Even by the notorious standards of military procurement, there is something very odd about helicopter contests. Right now there are no fewer than three stories coincidentally running on the helicopter section of Flight’s site about helicopter selections that are in difficulties.
Norway can’t decide if it was such a good idea to opt for NH Industries NH90s for its SAR needs.
The USAF is in all sorts of trouble with its choice of the Boeing HH-47 Chinook for its combat SAR aircraft.
And the US Army has ordered Bell to stop work on the ARH-70A armed reconaissance helicopter. A few months ago both AgustaWestland and MD Helicopters contested Eurocopter’s win in the US Army’s light utility helicopter competition – though they were rejected. And of course the selection of the EH101 as the US presidential helicopter sparked uproar – though that had more to do with nationalism than anything else.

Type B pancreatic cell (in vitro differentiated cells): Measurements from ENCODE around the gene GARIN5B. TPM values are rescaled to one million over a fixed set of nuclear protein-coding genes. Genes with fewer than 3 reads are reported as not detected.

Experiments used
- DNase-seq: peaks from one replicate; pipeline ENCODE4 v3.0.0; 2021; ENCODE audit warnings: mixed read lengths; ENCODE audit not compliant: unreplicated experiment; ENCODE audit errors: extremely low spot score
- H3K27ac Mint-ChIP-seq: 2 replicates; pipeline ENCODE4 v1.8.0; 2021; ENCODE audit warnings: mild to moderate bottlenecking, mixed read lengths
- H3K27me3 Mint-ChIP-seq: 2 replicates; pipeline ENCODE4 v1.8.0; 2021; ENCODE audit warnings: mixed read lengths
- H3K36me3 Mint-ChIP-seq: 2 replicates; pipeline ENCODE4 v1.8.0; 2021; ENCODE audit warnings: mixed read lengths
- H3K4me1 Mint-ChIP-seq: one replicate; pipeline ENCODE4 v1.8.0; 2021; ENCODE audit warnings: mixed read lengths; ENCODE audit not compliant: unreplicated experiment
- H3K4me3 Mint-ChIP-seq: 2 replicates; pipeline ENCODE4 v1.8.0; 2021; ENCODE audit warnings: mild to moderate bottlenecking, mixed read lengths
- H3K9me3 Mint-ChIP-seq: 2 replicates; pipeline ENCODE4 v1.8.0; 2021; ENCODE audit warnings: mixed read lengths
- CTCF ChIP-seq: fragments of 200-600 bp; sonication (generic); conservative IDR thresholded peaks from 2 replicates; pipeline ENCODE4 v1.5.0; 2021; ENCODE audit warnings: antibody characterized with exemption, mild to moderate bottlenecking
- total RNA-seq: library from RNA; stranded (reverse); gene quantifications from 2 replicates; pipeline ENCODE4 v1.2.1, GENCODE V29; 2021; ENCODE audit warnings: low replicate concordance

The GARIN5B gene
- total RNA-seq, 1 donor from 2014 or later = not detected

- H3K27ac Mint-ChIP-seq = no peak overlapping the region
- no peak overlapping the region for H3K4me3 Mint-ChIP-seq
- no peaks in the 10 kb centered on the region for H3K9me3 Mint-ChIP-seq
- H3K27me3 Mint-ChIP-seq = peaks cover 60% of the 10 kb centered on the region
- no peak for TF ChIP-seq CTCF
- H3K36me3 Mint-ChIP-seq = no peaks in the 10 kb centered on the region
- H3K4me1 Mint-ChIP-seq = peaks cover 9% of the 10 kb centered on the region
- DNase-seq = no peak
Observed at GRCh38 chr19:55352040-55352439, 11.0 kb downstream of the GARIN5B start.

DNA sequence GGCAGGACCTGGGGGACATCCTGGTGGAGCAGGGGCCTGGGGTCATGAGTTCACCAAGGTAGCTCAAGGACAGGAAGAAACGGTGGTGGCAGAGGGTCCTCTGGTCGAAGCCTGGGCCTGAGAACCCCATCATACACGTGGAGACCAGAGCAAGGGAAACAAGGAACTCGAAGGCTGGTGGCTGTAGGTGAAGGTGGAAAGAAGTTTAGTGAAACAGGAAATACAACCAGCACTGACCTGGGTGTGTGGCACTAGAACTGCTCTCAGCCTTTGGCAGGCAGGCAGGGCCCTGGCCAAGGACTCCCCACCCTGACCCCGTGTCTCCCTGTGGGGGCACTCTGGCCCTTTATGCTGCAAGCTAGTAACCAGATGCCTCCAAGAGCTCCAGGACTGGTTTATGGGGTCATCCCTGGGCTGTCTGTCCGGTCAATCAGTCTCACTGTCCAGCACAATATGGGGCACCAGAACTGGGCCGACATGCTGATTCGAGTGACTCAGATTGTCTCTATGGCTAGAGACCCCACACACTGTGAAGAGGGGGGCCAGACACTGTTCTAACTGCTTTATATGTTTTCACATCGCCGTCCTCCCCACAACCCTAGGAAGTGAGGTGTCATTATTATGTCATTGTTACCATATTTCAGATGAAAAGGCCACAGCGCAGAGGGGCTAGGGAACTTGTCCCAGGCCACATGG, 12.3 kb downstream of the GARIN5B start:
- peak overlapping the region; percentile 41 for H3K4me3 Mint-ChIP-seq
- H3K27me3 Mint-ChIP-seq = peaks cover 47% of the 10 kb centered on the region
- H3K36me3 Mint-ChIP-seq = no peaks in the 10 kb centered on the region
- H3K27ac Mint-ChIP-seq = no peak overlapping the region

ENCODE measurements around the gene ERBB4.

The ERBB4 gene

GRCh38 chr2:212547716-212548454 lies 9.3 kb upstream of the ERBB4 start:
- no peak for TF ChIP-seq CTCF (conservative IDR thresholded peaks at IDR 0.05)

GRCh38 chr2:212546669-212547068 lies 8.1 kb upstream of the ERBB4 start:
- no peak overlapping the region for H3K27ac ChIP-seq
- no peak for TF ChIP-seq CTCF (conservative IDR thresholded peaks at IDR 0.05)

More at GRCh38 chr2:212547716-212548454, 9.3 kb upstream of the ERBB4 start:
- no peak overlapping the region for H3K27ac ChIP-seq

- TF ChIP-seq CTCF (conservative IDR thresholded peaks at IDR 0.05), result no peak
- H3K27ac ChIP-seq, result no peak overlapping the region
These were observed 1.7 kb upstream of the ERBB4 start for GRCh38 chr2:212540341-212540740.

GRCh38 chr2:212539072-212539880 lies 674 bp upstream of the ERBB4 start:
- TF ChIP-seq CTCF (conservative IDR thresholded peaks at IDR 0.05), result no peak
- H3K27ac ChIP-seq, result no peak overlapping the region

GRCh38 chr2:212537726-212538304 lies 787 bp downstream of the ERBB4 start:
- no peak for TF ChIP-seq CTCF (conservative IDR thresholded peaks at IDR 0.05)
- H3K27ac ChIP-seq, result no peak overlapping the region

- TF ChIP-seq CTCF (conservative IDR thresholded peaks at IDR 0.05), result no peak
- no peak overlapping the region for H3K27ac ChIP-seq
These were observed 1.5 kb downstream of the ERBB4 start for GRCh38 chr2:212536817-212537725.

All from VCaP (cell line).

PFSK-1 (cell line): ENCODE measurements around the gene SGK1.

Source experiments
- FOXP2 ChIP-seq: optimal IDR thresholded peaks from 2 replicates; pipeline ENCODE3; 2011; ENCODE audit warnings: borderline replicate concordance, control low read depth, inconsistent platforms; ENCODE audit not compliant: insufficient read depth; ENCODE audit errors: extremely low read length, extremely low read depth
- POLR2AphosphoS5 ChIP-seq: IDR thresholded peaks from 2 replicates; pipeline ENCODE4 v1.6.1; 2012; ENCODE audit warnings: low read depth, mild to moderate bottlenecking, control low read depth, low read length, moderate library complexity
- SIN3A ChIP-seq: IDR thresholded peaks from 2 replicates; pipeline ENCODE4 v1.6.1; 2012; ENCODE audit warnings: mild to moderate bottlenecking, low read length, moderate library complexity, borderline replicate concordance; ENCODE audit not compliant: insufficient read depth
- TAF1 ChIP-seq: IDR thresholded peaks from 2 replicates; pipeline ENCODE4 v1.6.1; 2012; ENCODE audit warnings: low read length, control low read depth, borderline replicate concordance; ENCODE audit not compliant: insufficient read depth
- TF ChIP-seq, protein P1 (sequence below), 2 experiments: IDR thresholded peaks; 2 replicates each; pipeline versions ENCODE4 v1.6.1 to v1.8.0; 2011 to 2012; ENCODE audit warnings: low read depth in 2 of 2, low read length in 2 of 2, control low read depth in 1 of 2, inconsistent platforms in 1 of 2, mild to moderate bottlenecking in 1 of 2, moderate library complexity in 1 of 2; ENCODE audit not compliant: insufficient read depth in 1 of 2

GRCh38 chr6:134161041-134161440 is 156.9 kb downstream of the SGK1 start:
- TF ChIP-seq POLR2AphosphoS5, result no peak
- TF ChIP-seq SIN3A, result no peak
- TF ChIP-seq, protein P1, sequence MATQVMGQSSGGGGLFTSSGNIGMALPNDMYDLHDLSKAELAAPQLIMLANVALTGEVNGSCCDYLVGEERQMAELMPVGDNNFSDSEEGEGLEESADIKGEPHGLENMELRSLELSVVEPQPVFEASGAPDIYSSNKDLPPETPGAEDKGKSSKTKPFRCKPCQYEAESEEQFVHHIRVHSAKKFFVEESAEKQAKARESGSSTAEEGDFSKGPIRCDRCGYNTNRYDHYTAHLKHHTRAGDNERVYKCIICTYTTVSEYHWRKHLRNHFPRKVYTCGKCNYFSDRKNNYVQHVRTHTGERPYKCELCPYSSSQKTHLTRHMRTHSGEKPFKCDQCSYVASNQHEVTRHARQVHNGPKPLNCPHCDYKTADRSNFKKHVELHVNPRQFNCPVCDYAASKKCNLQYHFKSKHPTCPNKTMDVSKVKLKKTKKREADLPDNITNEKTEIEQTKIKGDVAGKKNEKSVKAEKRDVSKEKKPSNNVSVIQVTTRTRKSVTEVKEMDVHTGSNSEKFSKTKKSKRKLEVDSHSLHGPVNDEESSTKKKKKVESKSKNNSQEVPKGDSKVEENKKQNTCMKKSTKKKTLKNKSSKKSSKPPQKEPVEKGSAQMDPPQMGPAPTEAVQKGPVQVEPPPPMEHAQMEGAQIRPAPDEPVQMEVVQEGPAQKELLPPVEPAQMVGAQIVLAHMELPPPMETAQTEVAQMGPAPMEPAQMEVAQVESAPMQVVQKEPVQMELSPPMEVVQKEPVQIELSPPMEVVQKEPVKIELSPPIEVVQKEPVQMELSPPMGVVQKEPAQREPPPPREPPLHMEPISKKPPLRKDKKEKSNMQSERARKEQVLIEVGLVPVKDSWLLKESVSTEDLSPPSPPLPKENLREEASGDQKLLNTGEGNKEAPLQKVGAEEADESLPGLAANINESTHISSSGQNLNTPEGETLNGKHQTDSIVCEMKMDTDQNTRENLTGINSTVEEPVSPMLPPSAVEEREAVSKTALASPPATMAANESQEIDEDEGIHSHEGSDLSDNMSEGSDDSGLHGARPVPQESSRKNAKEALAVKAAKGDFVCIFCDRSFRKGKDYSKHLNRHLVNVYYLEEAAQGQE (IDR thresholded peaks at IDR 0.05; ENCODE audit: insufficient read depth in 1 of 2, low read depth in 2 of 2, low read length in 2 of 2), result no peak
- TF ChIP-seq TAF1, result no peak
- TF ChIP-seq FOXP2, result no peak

In fact about the only big US contest that was run fair and square without dispute was the daddy of them all – the original selection of the Boeing/Sikorsky RAH-66 Comanche over Bell/McDonnell Douglas back in the early 1990s. All went well until the Army cancelled the entire programme mid-way through having spent $7 billion. (Apache and Black Hawk were before my time.)
I genuinely struggle to explain all this. Some of it has to do with the fact that helicopter requirements tend to be quite precisely drafted around performance, often with a particular machine in mind. And the flipside is that helicopters are by definition designed to very specific parameters. The winner is often the machine that misses the spec by the least amount.
But why these programmes run into terminal difficulties down the line is harder to explain. Lousy procurement has a logic all of its own of course, but the same US Army also came up with the Chinook, Black Hawk and Apache (and Longbow Apache) – four of the most effective warfighting systems in modern history.